Another of the elements that turn the sanctuary offered to the Guatemalan Indians into a source of lasting lessons is the promotion of the self-esteem of the refugees.

Without doubt, no one on the face of the earth is as dispossessed as a refugee, especially if he is an indian on foreign soil.

Thanks to a fortunate convergence of resolve and resources, recovery of the archeological ruins at Edzna was implemented with the refugees in the state of Campeche. The underlying principle was simple: recover Mayan ruins with Mayan hands.

The physical result is there to be seen. A small but magnificent plaza of the Classical period together with a majestic pyramid that were buried for centuries have been recovered and will enhance the patrimony of both Mexico and the world.

But the spiritual result was even greater. Nothing has remained of the timid refugee, humiliated and displaced from his ancestral community. Following the handing over of the first stage of the recovery work, the refugees recovered their pride and their sense of belonging to a robust culture of builders and astronomers. The motor force generated by this return to their roots could well explain their successful exile on Mexican soil and their surprising re-insertion in today's Guatemala.

Depending on how it is handled, an event such as the one we have described can be either a social catastrophe or a controlled phenomenon. In the case of refugees, all governments, and especially security forces, imagine they are faced with a Lebanon in their own backyard.

The key to the judicious handling of a socio-political conflict of these dimensions consists in information.

Common sense recommends that, from the outset, the event should be de-dramatized. Exaggerated terminology should be avoided and the conflict should be reduced to a simple occurrence.

Despite internal economic problems, public opinion in Mexico was very open to the analogy between the country's northern and southern borders.

A growing interest in Mexican migrations to the United Stated can be perceived in Mexico. These began 150 years ago when the first Mexicans settled there, following the loss of over 2 million square kilometers of Mexican territory.

By underlining the moral force which was acquired by accepting and helping refugees from the south, the Government gained, if not overwhelming enthusiasm, at least acquiescent tolerance, and so the issue of the Guatemalan refugees did not divide the country.

A low informational profile allowed almost 200,000 urban Salvadorean refugees, installed in the Valley of Mexico, to remain unnoticed by the major organs of the press and to be accepted by the more modest communities of Mexico City. They have been in Mexico for almost ten years and, during all this time, there has never been a case of a Mexican reporting a Salvadorean for questions relating to immigration.


  1. Migrations are the circulatory system of history. Migration is not a pathology. Any static conception of demography is condemned to failure. Barriers, swift-flowing rivers, ramparts and walls have failed. The last of these fell in Brandenburg, chipped away stone by stone.

  2. Although Mexico has never had a policy of attracting new immigrants, its historical experience has persuaded it not to shut its doors to those persecuted by intolerance, whether they be Leon Trotsky, Jose Marti or Hollywood filmmakers persecuted by McCarthy. Spaniards, Levantines and Latin Americans have all received the protection not only of the Mexican State but especially of its citizens.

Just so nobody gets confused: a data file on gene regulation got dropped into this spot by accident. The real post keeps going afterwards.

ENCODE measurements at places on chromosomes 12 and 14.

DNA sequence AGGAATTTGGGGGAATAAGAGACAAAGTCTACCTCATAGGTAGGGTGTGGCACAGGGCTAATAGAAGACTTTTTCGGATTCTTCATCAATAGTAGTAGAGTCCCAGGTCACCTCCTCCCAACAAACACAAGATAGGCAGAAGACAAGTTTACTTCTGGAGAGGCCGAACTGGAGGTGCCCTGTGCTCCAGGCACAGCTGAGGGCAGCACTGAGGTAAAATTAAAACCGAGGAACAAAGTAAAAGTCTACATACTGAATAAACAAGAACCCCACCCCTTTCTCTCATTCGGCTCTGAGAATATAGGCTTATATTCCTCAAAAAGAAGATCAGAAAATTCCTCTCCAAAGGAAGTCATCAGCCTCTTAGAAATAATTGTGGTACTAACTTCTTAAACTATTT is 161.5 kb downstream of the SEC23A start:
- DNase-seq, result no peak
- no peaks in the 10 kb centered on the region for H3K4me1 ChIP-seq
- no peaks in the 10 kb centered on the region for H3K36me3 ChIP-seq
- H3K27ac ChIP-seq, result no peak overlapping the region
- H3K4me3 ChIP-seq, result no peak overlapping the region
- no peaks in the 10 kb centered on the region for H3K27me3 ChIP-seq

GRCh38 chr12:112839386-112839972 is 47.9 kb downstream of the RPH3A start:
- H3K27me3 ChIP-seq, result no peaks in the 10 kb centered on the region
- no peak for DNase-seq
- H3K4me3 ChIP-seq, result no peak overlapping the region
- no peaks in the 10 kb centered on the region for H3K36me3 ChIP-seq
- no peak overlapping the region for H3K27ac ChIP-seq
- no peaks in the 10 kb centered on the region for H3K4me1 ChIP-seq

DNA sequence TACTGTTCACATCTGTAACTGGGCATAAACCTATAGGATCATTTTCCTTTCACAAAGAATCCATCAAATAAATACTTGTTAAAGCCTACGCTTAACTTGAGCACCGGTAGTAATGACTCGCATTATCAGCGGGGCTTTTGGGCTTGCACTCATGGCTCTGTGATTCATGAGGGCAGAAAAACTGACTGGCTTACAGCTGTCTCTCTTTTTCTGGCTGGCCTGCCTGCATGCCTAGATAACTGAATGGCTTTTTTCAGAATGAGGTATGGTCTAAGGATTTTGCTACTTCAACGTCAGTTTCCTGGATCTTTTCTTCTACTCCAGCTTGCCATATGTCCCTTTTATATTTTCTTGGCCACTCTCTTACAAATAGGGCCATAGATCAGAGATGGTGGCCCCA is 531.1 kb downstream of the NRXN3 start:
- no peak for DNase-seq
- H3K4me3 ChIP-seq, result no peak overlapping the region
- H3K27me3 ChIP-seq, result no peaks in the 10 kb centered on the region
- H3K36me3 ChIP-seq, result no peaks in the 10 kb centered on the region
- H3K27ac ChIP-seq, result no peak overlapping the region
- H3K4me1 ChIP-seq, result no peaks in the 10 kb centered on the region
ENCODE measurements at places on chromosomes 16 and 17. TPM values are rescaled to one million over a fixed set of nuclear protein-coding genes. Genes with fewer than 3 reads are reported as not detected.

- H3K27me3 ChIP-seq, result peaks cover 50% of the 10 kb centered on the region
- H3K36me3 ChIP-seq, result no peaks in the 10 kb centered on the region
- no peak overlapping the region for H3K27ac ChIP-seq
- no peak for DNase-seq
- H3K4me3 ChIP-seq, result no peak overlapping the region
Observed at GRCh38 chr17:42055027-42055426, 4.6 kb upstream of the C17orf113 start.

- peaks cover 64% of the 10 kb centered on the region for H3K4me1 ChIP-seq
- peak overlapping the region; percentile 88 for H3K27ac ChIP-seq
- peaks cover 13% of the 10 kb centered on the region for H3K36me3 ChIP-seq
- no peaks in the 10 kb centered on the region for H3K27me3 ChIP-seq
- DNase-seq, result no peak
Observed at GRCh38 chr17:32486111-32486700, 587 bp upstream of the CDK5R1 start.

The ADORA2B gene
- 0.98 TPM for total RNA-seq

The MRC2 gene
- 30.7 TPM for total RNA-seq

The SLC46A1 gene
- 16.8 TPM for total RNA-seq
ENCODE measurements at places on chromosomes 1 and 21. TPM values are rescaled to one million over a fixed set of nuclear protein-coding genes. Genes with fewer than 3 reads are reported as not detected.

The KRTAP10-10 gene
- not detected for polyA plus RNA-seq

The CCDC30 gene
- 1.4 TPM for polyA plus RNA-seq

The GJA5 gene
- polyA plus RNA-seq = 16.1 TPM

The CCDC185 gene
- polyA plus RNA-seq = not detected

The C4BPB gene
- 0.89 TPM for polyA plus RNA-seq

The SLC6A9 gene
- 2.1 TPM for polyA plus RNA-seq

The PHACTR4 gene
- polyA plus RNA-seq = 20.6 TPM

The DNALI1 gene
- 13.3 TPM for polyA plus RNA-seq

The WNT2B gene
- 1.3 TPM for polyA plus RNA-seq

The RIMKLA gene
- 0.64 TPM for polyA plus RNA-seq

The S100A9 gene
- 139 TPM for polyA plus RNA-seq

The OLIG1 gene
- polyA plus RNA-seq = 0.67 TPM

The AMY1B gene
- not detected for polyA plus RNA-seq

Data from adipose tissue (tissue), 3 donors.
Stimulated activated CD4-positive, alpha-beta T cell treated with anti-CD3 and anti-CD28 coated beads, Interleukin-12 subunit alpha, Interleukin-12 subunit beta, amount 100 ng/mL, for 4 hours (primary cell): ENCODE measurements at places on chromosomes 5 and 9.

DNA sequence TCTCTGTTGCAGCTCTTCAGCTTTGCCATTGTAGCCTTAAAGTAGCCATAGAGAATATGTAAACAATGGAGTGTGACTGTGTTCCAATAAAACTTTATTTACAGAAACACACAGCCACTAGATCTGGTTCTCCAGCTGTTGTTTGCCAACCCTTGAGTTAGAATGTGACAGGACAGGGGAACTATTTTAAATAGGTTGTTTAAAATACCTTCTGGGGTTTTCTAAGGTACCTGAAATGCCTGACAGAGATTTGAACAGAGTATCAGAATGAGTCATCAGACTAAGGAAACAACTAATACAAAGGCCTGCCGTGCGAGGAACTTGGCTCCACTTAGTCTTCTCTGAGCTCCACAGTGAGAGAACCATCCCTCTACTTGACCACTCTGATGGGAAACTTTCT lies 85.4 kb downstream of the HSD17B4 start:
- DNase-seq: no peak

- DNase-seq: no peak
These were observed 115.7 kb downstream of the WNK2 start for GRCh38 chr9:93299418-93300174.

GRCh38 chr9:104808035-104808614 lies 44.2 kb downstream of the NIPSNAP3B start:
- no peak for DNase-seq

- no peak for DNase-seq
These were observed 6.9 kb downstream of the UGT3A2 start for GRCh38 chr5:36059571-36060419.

3. Mexico does not consider that granting asylum is a burden. In the long term, it has been extremely beneficial for its institutions. The Spanish migration left a lasting impression in the fields of business and the academy. The North American asylum-seekers, mainly filmmakers, are closely linked to the cinematography boom known as the Golden Age. The modest Quiche Guatemalans have left us the recovered ruins of Edzna in Campeche as a heritage. Moreover, Guatemalan refugees contributed 12% of the total harvest during the 1996 agricultural cycle in that state.

  4. In order to deal successfully with the massive arrival of refugees, it is most important to work towards achieving a favourable Government consensus.

  5. The presence of a highly specialized international organization should be nuanced by the cultural, historical and political characteristics of the host territory. Guatemalan refugees cannot be treated in the same way as Ugandan refugees. The United Nations process should always be subordinate to local sensitivities.

  6. It is advisable not to locate refugee settlements in the proximity of border zones where there is a conflict. Military temptations that could attract hostile consequences and that denaturalize asylum are avoided by removing settlements from the scene of operation.

  7. One of the requirements of a really successful refugee policy is that, at no time, should the phenomenon be used for political or propaganda purposes. The use and abuse of human rights throughout the world has denaturalized their humanitarian essence.

  8. Today, there is an urgent need to give greater importance to those countries that receive refugees. Some of us feel that humanitarian organizations are more inclined to highlight the work of donor countries than that of the countries who are faced with the real problem in their own territory; very often in dangerously tense border zones. Countries that receive refugees know that one day they will receive the visit of the High Commissioner.

  9. A format that not only permits preservation of the principle of non-intervention but which also facilitates and depressurizes the refugee phenomenon is the principle that the state which receives refugees should not judge the causes of the phenomenon in the country of origin.

  10. The venerable institution of asylum works the miracle of converting those who are persecuted into citizens.